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Republican Jobs Proposal Gets Law Wrong, Transportation Department Says

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WASHINGTON -- One of the Republican Party's suggestions for how to create infrastructure jobs without spending a dime is unlikely to produce much of an impact, a Department of Transportation spokesman told The Huffington Post.

The proposal, which has been advanced by top GOP leadership, involves lifting a law that requires states to set aside ten percent of the federal transportation funding they receive for use on transportation repairs. House Speaker John Boehner (R-Ohio) wrote a letter to President Obama on Sept. 6, framing the idea as a preferred substitute to Congress appropriating additional money for infrastructure repairs.

We are not opposed to initiatives to repair and improve infrastructure, and believe there are reforms that can be implemented that would improve their effectiveness in a manner that supports economic growth. Current law requires that states set-aside 10 percent of their surface transportation funds for transportation enhancements, which must be used for items such as establishment of transportation museums, education activities for pedestrians and bicyclists, acquisition of scenic easements, historic preservation, operation of historic transportation facilities, etc. While many of the initiatives funded by this mandatory set-aside may be worthy projects, eliminating this required set-aside would allow states to devote more money to the types of infrastructure programs you are advocating without adding to the deficit.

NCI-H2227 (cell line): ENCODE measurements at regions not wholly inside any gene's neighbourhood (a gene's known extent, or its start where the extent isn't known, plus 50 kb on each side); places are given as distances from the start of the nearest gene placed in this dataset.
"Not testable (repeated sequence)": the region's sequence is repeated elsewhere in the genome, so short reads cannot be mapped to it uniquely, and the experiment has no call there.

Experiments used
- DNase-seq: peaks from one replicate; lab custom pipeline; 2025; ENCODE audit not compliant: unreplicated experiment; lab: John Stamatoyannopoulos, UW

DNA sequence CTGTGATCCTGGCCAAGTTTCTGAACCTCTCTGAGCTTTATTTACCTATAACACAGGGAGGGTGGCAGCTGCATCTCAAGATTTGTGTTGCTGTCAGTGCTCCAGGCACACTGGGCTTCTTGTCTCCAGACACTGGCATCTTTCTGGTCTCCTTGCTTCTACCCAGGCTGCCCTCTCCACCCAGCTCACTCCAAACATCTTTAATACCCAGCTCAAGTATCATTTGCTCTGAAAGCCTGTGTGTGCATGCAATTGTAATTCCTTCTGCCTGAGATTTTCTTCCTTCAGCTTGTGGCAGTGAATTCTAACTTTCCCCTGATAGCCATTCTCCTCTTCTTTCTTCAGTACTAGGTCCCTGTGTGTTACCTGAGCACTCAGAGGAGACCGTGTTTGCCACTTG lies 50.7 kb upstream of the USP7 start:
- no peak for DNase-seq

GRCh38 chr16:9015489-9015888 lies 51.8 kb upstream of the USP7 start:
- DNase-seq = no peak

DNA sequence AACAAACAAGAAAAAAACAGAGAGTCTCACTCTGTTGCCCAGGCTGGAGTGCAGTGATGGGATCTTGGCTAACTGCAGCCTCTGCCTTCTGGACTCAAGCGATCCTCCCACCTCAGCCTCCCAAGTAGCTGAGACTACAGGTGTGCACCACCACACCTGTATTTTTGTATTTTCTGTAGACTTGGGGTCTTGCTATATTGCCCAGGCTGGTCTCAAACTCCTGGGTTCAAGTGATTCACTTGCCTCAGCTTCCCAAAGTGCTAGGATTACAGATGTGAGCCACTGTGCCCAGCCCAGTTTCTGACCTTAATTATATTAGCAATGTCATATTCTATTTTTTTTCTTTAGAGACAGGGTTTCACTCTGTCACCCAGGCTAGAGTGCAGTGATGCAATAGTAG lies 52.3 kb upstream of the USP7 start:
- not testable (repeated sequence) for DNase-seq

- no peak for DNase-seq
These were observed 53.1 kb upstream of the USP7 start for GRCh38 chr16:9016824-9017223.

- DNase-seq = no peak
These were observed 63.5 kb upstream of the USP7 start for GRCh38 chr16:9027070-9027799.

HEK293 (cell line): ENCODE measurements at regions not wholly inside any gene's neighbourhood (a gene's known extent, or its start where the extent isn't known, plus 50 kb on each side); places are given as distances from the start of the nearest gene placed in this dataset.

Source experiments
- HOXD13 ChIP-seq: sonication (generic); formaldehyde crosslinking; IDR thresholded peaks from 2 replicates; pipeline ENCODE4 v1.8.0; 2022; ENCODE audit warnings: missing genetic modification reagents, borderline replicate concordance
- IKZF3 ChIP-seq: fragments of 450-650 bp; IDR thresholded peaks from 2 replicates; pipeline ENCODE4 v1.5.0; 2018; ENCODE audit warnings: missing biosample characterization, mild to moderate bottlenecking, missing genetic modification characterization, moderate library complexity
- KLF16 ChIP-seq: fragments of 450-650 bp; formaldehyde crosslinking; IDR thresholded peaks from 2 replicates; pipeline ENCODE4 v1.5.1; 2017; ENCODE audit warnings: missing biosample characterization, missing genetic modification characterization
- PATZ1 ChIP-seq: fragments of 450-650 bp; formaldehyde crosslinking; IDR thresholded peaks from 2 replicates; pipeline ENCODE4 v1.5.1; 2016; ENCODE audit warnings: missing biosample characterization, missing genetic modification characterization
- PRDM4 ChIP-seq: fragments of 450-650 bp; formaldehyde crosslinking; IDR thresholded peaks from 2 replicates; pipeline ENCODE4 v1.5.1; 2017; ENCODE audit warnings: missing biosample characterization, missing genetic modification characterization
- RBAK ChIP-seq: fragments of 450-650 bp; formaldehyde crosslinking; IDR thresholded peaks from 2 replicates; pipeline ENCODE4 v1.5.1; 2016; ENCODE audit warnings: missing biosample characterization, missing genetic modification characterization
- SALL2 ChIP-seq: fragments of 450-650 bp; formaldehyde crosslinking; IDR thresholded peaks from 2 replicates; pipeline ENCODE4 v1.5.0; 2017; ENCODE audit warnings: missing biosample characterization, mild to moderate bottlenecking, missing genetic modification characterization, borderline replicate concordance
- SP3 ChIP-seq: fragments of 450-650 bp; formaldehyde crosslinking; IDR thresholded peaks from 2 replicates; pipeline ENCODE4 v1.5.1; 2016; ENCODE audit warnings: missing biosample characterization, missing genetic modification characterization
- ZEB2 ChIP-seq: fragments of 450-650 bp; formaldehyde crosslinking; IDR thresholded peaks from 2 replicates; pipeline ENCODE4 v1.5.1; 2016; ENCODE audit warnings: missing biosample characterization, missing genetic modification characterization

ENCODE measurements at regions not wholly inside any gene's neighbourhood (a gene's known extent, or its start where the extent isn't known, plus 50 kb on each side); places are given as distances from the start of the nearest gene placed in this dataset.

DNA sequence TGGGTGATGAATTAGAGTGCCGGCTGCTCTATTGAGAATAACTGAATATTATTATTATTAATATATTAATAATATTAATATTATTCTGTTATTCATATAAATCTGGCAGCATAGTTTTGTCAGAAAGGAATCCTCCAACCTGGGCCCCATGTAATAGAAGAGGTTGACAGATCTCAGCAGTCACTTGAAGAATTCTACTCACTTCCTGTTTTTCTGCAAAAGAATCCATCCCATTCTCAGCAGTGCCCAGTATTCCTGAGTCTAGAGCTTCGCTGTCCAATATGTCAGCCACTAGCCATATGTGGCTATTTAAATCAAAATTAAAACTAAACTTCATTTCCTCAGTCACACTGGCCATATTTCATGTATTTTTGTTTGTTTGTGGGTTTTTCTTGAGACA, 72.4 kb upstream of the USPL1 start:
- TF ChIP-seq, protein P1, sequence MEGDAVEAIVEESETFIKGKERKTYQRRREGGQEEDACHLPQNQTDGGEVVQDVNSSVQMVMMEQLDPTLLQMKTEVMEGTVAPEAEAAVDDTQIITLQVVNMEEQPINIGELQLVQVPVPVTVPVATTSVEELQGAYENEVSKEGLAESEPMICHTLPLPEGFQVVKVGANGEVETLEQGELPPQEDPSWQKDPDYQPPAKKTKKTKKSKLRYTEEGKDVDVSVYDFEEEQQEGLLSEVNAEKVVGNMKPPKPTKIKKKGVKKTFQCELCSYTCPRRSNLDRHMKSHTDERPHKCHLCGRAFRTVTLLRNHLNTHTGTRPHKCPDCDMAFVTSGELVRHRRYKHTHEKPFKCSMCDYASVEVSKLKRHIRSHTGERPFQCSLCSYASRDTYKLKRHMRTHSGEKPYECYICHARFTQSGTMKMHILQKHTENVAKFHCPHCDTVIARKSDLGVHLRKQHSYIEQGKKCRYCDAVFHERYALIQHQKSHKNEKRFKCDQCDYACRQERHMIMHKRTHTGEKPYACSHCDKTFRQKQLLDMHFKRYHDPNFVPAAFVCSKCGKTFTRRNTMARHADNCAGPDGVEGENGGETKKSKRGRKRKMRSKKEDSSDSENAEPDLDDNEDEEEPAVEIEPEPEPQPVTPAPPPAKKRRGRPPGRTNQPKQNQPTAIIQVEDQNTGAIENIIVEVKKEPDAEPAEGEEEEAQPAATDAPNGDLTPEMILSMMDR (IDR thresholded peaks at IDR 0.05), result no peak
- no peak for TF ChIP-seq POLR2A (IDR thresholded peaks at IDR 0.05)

While the suggestion sounds like a win-win -- increasing transportation funds without increasing transportation spending -- there is only one problem. Boehner's letter gets the details of the law wrong.

There is no requirement that states set aside 10 percent of all federal surface transportation funds for purposes of funding Transportation Enhancement projects, a Department of Transportation official confirms. Rather, the law says that they must set aside ten percent of the Federal Highway Administration (FHWA) funding for those purposes.

It's not a minor distinction. The FHWA -– a sub-agency of the Department of Transportation –- was appropriated $927.6 million in fiscal year 2011. The funding for surface transportation during that same period was more than $50 billion.

A Department of Transportation official explained that the Republican proposal would result in about two percent of surface transportation funding being freed up for states to use on their own infrastructure projects. The official adds, for good measure, that the projects funded by the transportation enhancement program are not, as Boehner suggests, a cornucopia of questionably useful, largely scenic items. "It's almost exclusively bicycle and pedestrian projects," the official said.

While the arithmetic of the Republican proposal may be a bit less impressive than it first seemed, that doesn't mean the GOP is going to abandon the idea. A GOP leadership aide told The Huffington Post that Republican leadership was basing its proposal on the knowledge that the money came from FHWA funding, even if Boehner's letter and other party talking points said "surface transportation." Leadership, moreover, still stands by eliminating the ten percent requirement.

“It is legislative malpractice to have the Federal Government mandate to the states how to spend scarce resources, given the infrastructure needs that the President detailed last night," the aide said.